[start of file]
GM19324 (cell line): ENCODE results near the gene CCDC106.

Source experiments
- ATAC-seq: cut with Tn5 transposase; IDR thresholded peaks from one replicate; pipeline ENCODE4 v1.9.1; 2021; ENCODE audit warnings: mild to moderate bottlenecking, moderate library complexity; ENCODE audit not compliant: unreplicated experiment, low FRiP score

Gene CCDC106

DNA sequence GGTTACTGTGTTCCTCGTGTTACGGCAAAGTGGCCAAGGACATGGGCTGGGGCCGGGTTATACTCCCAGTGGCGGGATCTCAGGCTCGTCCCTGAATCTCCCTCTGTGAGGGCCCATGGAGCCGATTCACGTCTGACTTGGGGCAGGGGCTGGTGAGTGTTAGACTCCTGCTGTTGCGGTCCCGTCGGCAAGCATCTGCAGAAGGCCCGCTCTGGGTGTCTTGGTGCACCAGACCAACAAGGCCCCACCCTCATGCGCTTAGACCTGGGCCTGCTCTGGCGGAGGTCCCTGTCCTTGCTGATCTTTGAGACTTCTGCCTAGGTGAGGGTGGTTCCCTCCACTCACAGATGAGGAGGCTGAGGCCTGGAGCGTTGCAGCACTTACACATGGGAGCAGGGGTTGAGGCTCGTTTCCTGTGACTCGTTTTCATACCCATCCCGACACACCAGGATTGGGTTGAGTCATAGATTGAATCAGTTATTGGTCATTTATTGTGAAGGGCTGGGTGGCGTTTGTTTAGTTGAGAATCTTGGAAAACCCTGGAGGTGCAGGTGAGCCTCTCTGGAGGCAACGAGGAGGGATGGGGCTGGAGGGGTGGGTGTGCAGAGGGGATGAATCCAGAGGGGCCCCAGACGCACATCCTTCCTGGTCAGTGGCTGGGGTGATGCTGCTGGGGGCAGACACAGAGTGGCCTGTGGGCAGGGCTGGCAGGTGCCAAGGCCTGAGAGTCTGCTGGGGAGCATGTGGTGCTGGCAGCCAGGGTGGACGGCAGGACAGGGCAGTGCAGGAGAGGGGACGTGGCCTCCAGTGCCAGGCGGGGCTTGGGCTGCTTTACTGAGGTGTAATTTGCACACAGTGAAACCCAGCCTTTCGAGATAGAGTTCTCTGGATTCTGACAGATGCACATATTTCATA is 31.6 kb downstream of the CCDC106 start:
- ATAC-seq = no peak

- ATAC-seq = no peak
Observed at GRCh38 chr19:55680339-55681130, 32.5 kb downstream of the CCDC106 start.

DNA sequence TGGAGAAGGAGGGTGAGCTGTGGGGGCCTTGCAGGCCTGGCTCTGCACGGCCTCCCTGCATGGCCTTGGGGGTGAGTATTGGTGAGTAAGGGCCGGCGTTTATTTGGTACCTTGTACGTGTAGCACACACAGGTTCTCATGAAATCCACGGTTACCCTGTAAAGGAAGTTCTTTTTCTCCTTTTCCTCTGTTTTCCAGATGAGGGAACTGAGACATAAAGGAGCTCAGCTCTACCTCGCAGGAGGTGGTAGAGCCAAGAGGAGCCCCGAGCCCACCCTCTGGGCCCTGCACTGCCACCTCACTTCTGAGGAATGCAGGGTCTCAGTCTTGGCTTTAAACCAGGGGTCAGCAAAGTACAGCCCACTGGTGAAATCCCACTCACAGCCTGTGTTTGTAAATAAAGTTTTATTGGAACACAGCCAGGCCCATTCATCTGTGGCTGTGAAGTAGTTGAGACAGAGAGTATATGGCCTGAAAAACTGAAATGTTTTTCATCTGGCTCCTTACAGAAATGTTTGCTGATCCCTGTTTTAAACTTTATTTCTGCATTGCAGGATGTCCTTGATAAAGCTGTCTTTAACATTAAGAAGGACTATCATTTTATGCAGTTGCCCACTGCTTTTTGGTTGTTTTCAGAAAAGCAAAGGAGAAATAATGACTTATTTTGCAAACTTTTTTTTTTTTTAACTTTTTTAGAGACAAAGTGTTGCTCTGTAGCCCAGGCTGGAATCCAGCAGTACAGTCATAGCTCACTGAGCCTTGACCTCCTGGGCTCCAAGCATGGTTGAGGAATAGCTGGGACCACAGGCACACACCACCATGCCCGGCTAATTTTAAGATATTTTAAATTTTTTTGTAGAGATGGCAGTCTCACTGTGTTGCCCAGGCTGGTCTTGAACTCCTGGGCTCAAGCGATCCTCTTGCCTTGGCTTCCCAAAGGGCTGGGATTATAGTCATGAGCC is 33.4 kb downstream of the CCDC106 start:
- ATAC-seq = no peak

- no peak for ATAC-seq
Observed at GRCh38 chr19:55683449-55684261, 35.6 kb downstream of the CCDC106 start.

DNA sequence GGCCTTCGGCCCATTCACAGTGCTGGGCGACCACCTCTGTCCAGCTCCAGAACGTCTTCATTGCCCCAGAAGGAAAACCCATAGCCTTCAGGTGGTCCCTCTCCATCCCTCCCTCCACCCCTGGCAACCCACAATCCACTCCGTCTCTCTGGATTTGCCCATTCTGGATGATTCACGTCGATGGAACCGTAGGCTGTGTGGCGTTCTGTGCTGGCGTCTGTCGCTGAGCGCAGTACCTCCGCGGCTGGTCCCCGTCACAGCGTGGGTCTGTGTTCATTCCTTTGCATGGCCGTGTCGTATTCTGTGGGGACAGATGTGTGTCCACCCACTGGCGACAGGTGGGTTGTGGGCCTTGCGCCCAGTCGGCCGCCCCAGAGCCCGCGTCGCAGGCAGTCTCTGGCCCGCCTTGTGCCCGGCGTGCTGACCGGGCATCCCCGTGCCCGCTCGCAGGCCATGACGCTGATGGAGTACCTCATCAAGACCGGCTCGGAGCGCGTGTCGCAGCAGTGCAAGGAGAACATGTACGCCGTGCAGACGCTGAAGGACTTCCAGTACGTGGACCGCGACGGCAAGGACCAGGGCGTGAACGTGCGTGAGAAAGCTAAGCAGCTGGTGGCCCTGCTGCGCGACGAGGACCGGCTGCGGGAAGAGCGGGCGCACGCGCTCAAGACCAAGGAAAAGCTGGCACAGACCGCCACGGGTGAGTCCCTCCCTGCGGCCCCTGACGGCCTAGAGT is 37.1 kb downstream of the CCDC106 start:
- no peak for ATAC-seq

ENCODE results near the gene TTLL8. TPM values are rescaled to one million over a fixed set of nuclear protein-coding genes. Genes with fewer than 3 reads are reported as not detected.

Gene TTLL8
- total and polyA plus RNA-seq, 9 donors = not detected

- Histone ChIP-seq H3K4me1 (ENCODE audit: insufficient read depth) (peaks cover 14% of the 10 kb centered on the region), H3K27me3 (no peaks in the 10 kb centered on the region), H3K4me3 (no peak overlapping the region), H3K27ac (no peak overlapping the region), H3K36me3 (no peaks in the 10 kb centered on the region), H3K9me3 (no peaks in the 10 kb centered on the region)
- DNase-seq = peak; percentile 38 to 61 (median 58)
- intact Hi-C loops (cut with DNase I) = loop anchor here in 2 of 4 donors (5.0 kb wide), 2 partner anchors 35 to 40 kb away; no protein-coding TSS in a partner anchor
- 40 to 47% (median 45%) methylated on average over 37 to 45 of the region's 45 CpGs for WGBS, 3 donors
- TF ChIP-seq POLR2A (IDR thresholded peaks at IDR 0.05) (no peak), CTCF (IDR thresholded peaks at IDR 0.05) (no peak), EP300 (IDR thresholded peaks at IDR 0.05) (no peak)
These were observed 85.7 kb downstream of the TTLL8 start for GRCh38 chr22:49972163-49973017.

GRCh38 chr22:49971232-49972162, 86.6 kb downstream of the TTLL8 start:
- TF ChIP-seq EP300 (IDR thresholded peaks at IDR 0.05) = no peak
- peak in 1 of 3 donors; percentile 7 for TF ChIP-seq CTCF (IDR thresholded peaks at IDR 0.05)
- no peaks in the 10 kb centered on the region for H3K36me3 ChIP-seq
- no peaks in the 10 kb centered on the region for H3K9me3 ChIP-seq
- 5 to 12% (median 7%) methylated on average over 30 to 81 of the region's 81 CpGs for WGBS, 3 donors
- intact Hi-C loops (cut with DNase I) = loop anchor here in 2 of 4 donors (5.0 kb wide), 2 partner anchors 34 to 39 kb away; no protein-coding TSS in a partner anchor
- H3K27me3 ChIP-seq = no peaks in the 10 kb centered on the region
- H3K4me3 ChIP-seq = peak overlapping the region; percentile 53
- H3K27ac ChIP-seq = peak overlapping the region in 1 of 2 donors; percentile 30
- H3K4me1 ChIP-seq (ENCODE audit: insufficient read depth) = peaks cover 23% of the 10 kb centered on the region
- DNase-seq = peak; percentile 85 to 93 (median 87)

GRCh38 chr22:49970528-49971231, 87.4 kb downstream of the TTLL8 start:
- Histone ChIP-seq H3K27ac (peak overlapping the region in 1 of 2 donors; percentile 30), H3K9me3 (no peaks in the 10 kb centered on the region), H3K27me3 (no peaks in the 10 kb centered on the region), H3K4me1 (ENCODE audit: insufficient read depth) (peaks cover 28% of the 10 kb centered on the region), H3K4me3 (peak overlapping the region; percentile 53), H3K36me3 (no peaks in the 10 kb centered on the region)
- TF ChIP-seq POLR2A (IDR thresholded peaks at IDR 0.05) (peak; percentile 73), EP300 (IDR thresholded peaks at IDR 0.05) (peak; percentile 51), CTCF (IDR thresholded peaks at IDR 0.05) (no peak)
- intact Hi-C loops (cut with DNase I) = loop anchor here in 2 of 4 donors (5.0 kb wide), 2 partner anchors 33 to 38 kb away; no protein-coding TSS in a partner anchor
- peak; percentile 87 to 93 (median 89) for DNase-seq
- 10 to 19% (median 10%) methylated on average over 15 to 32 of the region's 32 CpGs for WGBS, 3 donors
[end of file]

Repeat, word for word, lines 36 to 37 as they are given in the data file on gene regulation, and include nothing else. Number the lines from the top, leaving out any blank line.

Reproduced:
GRCh38 chr22:49970528-49971231, 87.4 kb downstream of the TTLL8 start:
- Histone ChIP-seq H3K27ac (peak overlapping the region in 1 of 2 donors; percentile 30), H3K9me3 (no peaks in the 10 kb centered on the region), H3K27me3 (no peaks in the 10 kb centered on the region), H3K4me1 (ENCODE audit: insufficient read depth) (peaks cover 28% of the 10 kb centered on the region), H3K4me3 (peak overlapping the region; percentile 53), H3K36me3 (no peaks in the 10 kb centered on the region)